I haven't had many heroes in my life; I just don't think that way. One of them, though, at one time, was Orson Scott Card.
His writing was immensely important to me as a teenager, and drove my own attempts at writing. I would read his stories for half an hour, then spend half an hour writing my own fiction, then another half hour reading his stuff. It was inspiring.
Later I was impressed by his Secular Humanist Revivals at science fiction conventions, and here is a description of one from the very time I was paying attention to Card:
Secular Humanist Revival Meeting
(Led by Orson Scott Card: 5PM)
This was fantastic! I could have kicked myself for missing the beginning of this for the boring panel instead. Card (a Mormon) led an old-fashioned revival-style meeting, not for fundamentalism, but for secular humanism. He packed the ballroom, even to people standing in the back, and kept us there for over an hour and a half, telling us the evils of the Meese Commission and other right-wing groups that want to limit our freedom of expression.
I can't possibly remember everything he said, but some things stick in my mind. Like "more people die in a week because of alcohol and tobacco than have died in the whole history of mankind from an overdose of beaver shots." And if prayers were returned to public schools and based on prevailing community standards, children in the South would be saying Baptist prayers, children in the Southwest would be saying Catholic prayers, and children in New York would be saying so many different prayers that they wouldn't have any time left for learning anything. And how on the one hand the fundamentalists claim "secular humanism" is a religion and should be taken out of schools and on the other hand want to put prayer back in. (I may be one of the few people I know old enough to remember prayer in public schools--it was in Bangor. Maine, in the 1950's and was the "Lord's Prayer"--Christian, of course.) Card also called for "Amens" and "Hallelujahs" as befits a revivalist and had us sing a secular humanist hymn which went something like "Rock of Ages, by the sea, worn away by entropy."
He talked about how the Meese Commission coerced the Southland Corporation ("7-11") to stop carrying Playboy et al. ("You should go in and tell them if they won't sell you Playboy they can keep their damn beer!") He contrasted this with the reaction of his publisher to a group that, shortly after Card spoke out against censorship, demanded they stop publishing him because he wrote "pornography." The publisher told the group to point out exactly what they thought was pornographic and that then they would talk to them. End of story.
People were also asked to "testify"--to write their names and favorite natural laws on pieces of paper that were handed out. Card then read a selection of these, with commentary. Some he had problems with, since they were abstruse mathematical or scientific concepts that he didn't understand. A sample of his commentary: "Joe Smith likes the Heisenberg Uncertainty Principle...at least that's what I think it says." This was contrasted with two words that Card claimed would sound impossible together--like "bicycle sex" or "vegetable athletics." Actually, he said, the latter two he could understand but not ... "creation science."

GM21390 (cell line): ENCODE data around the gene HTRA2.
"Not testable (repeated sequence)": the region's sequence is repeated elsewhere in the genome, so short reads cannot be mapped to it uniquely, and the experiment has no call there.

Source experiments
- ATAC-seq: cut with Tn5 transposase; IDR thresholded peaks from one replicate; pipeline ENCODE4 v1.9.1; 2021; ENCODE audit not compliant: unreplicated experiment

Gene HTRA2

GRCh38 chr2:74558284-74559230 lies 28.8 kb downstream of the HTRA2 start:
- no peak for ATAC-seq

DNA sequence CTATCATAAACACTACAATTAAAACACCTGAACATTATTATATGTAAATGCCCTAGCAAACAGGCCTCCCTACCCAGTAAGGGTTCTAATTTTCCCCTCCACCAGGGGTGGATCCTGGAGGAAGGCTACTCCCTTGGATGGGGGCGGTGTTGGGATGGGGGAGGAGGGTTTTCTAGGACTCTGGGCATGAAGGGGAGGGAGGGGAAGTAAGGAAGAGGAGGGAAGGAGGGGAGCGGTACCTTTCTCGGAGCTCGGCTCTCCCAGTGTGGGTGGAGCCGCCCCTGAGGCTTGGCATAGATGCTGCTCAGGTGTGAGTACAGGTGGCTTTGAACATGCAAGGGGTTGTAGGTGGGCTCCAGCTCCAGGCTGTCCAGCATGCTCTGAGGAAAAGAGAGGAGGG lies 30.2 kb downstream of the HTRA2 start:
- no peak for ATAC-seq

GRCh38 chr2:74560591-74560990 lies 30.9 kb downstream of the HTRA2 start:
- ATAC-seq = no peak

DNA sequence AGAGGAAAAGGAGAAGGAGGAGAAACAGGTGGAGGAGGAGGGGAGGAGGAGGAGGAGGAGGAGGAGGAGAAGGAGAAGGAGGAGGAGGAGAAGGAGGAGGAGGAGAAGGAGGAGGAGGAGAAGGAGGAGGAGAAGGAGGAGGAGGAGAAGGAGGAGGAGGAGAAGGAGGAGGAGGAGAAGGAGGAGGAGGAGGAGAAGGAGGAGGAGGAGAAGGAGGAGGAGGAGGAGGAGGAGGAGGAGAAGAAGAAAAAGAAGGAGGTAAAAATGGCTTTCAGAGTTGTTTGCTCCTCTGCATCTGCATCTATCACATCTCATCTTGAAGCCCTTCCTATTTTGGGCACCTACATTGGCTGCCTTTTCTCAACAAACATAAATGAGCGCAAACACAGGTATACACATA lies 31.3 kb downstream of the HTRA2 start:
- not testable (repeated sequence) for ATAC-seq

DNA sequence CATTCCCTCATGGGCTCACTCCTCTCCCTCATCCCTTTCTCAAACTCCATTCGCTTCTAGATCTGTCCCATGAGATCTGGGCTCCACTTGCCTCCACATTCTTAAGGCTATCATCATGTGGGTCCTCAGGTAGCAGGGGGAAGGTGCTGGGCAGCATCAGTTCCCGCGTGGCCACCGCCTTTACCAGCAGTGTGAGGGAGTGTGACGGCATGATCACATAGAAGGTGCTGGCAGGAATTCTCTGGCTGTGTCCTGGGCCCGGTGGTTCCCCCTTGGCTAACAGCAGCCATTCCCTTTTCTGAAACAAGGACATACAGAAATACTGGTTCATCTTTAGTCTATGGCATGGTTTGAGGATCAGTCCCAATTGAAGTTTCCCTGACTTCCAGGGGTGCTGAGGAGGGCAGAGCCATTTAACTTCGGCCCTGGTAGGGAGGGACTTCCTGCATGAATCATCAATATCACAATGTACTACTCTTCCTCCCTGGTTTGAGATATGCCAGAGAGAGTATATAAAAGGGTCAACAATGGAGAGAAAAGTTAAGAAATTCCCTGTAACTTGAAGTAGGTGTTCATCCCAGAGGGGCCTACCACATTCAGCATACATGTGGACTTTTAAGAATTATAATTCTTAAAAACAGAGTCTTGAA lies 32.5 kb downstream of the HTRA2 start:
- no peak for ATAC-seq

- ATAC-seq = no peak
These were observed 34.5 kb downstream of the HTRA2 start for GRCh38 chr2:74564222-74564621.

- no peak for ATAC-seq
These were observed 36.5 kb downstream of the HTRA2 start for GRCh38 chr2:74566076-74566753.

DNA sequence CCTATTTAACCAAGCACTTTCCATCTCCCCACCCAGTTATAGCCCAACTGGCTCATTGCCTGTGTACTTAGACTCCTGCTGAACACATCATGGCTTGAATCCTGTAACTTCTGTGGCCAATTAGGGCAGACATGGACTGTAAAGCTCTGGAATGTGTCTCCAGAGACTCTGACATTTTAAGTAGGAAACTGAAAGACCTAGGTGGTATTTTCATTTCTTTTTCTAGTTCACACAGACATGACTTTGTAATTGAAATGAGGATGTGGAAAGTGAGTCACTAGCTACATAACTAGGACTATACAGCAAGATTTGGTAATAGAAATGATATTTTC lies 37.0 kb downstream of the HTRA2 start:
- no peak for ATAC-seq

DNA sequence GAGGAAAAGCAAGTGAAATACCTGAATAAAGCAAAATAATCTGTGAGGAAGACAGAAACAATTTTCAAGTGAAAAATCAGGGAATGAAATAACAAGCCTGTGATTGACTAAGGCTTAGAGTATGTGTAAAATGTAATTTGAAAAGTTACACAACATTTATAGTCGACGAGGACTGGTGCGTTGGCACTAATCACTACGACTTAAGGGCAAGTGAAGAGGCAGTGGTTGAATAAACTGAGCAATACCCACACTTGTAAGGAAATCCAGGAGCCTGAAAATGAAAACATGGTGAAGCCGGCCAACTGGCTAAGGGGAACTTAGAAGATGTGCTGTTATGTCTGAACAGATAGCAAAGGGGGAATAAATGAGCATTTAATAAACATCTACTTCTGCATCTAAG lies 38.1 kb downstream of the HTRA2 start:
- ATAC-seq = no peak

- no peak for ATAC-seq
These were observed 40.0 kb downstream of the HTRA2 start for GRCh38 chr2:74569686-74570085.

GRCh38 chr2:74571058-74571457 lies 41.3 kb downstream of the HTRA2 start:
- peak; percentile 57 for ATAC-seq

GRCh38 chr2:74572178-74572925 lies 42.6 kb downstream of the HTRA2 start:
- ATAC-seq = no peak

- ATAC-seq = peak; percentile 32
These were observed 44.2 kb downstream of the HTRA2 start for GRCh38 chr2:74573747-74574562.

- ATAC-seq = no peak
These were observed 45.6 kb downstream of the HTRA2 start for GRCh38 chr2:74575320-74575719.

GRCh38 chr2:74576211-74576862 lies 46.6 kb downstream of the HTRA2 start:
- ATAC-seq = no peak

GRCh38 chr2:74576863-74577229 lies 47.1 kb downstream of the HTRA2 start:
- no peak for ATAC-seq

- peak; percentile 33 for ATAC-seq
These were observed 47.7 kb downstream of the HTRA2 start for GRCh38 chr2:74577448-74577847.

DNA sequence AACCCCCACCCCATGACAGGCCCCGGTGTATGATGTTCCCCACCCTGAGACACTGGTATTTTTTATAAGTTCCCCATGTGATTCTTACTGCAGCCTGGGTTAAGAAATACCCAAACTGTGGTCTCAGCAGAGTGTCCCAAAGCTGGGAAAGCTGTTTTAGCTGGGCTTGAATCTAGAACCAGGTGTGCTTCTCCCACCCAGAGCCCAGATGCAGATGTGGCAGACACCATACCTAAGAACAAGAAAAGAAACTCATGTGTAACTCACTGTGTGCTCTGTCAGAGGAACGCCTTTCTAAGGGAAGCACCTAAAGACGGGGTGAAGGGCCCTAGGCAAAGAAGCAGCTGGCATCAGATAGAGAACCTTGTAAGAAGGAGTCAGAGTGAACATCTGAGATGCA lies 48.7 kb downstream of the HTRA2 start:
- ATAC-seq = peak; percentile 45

Throughout the talk, he kept yelling, "Am I talking loud enough?" to which the audience would yell back, "Yes!" At the end he did this, and then responded to the "Yes!" with "No, I'm not!" He went on to point out that until these views were heard in the legislatures, and the courts, and everywhere, neither he nor anyone else was talking loud enough. And if all we did was to go home and say what a great show it was, then we deserved what we would get from the would-be censors et al. And he was right.
Later, though, I came to learn of Card's views on homosexuality:
Laws against homosexual behavior should remain on the books, not to be indiscriminately enforced against anyone who happens to be caught violating them, but to be used when necessary to send a clear message that those who flagrantly violate society's regulation of sexual behavior cannot be permitted to remain as acceptable, equal citizens within that society.
The goal of the polity is not to put homosexuals in jail. The goal is to discourage people from engaging in homosexual practices in the first place, and, when they nevertheless proceed in their homosexual behavior, to encourage them to do so discreetly, so as not to shake the confidence of the community in the polity's ability to provide rules for safe, stable, dependable marriage and family relationships.
In other words, Card feels he is tolerant because he only wants to jail enough of us to shut us up. When I came to understand this, one of my few heroes and fathers was dead to me, and I never read another book of his again. Not because I don't read the books of people I fundamentally disagree with (Gene Wolfe is another who I cannot agree withon many such issues but whom I read eagerly; however, he was never a father figure to me), but because Card had been such an important part of the formation of my mental self that I couldn't bear reading his words again out of a sense of betrayal.
And so it is I find myself quite surprised to be in total agreement with Card (a Democrat, by the way) on something. Only took 20 years, but:
This housing crisis didn't come out of nowhere. It was not a vague emanation of the evil Bush administration.